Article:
Breaking Ground

This year’s theme, Breaking Ground, explores ideas about the natural world and being on the vanguard of change and innovation. Traditionally defined as the preparation for building or planting, Breaking Ground invites Nuit Blanche artists to create thought-provoking artworks that analyze the impacts of climate change, how the construction and development of Toronto’s urban landscapes impacts communities and our collective responsibilities around land and stewardship.

Meet the curators and learn about their exhibitions

Lillian O’Brien Davis (she/her) is a curator and writer based in Toronto. She has curated independent projects at the Art Museum at the University of Toronto, the Susan Hobbs Gallery, the School of Art Gallery at the University of Manitoba and others. Until recently, Lillian was the Curator of Exhibitions and Public Programs at Gallery 44 Centre for Contemporary Photography. This fall, she will join the Art Gallery of York University as their new Curator of Collections and Contemporary Art Engagement.

Exhibition: Shoaling

Bordered by Lake Ontario to the south, Humber River to the east and Etobicoke Creek to the west, South Etobicoke is a site where land and water are near to each other. Communities are fed through relationships of reciprocity, looking beyond ourselves – sometimes all the way into the universe. Shoaling is a multivocal exhibition focusing on connections between the land and the water, linking threads of memory, climate, race and labour. Featuring local, national and international artists, this exhibition responds to the neighborhood’s proximity to water and states of transition and growth.

As a naturally submerged landform consisting of sand or other loose materials that rises from a bed of water to near the surface, the shoal functions as a metaphor for South Etobicoke – a gathering space, linking the land with what lies beyond us. Using performance, video, sculpture and various forms of technology, artists address the complex relationships between human life and plant ecologies, reflecting on interspecies approaches to sustainability.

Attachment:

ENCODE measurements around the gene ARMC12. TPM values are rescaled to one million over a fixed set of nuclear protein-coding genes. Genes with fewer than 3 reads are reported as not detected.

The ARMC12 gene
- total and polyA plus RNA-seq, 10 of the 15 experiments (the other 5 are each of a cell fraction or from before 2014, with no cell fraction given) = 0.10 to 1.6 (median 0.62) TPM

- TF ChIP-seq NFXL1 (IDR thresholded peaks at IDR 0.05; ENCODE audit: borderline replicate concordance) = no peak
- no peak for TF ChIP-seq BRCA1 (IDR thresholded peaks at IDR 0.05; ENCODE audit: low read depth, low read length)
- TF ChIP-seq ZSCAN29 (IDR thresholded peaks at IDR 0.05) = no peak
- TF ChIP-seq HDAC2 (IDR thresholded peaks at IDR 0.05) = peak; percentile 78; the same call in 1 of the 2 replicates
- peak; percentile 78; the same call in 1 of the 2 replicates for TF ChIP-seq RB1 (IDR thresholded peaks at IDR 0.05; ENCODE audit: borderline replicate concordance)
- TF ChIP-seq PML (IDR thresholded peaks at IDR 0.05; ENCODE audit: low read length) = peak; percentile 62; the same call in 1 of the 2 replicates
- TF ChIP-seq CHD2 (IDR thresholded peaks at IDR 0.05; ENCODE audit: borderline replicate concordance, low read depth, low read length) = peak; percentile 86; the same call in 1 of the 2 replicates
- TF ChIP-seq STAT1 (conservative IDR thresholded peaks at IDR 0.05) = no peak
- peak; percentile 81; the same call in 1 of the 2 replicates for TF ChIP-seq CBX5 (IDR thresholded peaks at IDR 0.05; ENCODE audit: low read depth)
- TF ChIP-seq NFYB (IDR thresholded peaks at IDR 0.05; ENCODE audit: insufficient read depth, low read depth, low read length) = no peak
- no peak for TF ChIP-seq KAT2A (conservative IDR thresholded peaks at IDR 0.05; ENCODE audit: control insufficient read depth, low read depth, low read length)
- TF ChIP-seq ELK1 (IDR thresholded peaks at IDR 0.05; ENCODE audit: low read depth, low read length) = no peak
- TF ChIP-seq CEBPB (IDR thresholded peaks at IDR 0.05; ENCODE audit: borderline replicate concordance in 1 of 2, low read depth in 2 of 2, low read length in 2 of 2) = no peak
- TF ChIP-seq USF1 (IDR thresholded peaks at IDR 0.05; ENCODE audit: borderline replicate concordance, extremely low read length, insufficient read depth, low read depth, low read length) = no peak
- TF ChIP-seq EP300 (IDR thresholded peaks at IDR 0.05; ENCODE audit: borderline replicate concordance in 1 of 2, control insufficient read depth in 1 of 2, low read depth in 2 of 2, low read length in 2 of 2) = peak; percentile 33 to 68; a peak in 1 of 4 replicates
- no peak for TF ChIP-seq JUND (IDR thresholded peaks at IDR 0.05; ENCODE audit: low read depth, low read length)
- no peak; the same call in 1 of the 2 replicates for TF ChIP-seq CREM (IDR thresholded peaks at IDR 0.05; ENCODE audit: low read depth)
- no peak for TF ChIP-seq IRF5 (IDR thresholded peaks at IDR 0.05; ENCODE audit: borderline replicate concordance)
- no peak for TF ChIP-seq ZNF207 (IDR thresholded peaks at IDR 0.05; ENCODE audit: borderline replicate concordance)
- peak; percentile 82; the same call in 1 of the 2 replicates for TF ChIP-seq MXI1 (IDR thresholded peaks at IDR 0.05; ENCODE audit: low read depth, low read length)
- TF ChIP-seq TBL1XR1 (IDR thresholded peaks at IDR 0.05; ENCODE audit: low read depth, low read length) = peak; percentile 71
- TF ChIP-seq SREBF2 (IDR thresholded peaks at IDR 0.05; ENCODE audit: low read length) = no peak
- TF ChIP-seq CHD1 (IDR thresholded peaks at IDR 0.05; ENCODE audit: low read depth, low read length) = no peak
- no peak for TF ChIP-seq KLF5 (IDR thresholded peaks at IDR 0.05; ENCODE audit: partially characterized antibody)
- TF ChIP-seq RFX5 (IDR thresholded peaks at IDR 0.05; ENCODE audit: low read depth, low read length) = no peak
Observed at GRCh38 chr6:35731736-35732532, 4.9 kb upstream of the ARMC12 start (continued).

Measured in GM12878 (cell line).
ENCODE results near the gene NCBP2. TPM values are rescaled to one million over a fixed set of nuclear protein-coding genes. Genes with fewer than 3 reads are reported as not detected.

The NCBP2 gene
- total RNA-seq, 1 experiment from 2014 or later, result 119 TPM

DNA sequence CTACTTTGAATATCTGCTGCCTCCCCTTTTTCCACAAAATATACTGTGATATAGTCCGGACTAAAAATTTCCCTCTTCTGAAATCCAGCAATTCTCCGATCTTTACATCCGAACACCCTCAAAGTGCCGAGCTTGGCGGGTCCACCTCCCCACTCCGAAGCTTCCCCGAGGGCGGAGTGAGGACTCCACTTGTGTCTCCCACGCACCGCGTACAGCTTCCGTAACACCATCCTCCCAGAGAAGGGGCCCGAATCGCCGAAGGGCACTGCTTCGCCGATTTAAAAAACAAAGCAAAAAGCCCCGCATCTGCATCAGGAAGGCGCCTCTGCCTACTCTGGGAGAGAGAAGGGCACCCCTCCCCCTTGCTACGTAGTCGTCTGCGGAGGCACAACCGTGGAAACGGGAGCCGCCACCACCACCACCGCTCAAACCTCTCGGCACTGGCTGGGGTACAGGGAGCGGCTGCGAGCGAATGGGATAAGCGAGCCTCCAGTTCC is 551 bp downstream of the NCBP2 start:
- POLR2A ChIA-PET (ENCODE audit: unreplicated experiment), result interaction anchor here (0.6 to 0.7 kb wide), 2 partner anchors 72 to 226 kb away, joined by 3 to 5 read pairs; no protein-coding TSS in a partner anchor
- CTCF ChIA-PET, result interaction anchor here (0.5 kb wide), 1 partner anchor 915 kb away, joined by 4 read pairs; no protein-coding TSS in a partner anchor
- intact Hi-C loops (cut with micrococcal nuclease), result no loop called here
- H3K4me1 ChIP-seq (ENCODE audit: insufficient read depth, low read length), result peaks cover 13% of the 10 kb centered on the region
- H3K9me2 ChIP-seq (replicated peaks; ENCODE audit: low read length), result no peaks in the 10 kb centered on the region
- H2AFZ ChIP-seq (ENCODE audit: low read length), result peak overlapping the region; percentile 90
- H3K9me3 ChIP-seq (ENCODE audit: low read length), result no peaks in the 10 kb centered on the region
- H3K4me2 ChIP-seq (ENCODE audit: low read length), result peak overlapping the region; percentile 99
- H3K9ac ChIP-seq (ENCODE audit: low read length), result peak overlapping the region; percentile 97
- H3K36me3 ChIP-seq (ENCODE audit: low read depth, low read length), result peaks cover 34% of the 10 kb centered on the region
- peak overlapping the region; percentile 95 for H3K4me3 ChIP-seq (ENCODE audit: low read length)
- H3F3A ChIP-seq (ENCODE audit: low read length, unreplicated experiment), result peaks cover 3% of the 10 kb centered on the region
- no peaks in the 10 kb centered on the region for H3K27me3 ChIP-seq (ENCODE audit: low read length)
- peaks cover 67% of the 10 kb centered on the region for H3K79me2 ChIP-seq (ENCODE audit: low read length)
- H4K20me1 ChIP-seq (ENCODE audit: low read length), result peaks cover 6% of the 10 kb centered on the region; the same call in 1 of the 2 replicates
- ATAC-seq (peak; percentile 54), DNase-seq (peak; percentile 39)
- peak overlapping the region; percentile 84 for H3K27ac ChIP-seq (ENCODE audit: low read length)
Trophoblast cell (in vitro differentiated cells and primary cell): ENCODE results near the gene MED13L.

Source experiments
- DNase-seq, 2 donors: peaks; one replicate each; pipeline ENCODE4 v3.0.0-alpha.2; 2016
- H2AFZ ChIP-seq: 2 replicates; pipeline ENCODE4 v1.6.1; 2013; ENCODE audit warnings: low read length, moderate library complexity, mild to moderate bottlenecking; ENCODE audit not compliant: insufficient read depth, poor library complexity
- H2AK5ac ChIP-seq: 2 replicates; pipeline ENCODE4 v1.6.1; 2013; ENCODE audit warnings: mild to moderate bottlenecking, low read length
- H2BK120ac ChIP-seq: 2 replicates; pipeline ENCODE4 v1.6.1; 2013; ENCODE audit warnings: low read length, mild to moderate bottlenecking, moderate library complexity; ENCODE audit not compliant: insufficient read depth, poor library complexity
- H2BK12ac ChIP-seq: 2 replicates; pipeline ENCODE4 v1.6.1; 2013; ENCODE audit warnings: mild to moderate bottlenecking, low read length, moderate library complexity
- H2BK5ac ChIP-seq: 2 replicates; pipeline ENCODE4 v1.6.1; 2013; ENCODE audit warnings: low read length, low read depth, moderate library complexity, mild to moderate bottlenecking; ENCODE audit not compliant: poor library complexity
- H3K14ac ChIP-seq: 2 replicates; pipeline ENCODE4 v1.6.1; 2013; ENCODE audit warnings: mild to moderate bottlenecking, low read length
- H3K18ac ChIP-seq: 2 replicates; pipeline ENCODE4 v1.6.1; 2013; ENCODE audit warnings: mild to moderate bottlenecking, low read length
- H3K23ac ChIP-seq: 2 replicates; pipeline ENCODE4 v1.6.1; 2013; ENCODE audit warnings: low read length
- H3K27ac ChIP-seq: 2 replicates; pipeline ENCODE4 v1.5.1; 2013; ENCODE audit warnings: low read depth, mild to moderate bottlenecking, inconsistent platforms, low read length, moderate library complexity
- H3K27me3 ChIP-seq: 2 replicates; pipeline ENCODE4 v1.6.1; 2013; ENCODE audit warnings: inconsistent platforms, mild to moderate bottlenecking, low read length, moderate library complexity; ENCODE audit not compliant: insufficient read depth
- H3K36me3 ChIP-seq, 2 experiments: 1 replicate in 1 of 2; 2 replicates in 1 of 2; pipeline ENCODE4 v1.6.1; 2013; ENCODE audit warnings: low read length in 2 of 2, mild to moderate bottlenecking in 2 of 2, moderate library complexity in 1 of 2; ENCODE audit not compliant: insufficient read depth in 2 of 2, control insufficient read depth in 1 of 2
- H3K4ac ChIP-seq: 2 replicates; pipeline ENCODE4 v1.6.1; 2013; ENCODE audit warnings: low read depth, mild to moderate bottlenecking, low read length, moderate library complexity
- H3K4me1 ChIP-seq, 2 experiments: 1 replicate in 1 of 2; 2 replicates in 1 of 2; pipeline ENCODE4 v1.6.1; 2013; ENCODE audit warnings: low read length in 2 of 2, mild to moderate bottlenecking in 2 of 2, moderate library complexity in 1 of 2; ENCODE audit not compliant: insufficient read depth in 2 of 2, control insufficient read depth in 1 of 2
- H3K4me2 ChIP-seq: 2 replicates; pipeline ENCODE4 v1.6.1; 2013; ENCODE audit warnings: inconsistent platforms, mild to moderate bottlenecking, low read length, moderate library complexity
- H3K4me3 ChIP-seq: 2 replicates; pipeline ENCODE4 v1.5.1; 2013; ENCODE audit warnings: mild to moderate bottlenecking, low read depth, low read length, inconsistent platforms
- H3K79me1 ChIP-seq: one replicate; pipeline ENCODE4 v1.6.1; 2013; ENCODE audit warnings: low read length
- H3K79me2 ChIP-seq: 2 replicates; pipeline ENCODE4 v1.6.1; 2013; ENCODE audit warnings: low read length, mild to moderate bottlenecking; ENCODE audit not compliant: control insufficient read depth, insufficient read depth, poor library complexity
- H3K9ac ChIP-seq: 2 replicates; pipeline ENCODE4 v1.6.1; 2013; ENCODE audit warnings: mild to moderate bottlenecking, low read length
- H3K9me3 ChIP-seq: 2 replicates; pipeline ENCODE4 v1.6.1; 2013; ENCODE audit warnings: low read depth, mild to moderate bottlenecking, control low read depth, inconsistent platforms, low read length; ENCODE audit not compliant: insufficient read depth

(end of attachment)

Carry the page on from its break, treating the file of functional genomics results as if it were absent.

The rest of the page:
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Kari Cwynar (she/her) is an independent curator and writer based between Toronto and Montreal. She has held curatorial research positions at the National Gallery of Canada, the Banff Centre for the Arts and the Art Gallery of Ontario. She was the inaugural curator of Evergreen’s public art program in Toronto’s Don River Valley.

Exhibition: Disturbed Landscape

Twelve hours spent digging up the buried rivers of Toronto with a spoon – a small gesture to undo centuries of development. A massive void unearthed in front of City Hall, revealing the detritus of urban collectivity and protest. Birdsong heard throughout a Bay Street lobby, suggesting a past soundscape driven out by urban noise. A magic lamp that answers colonial yearning.

In this exhibition, nine artists intervene in Toronto’s financial district, enacting a series of reversals and disruptions in the built environment, uncovering the land beneath the corporate headquarters, bank plazas, governmental buildings and the overlooked parking lots of city’s commercial centre. In an area of the city where the land has been obscured, regulated and de-prioritized, the artists unearth the systems that shape Toronto as a city and highlight the ever-present relationship between land, economy and power in urban environments.

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Noa Bronstein (she/her) is a curator and writer based in Toronto. Noa was the Executive Director of Gallery 44 Centre for Contemporary Photography, Executive Director of Gallery TPW and the inaugural Senior Curator at the Small Arms Inspection Building, and is currently the Assistant Director of the Art Museum at the University of Toronto. Her practice is often focused on the social production of space and thinking through how artists disrupt and subvert systems.

Exhibition: In the Aggregate

Teasing a double meaning of the whole and the geological elements used to produce concrete – the raw material of cityscapes – this curatorial theme considers how a group of things interacting with one another is different or greater than in their separation. Referencing ideas of togetherness, friendship, allyship and collectivity and pointing to Scarborough’s unique urban topographies and the many communities that call Scarborough home, public space is transformed here through assemblages and shared experiences whose cumulative effects are greater than the sum of their parts. Gathering together various forms, narratives and histories suggests that meaning and connection is located in the aggregate – a gesture of profound optimism in the possibilities of communal and shared space-making and city-building.

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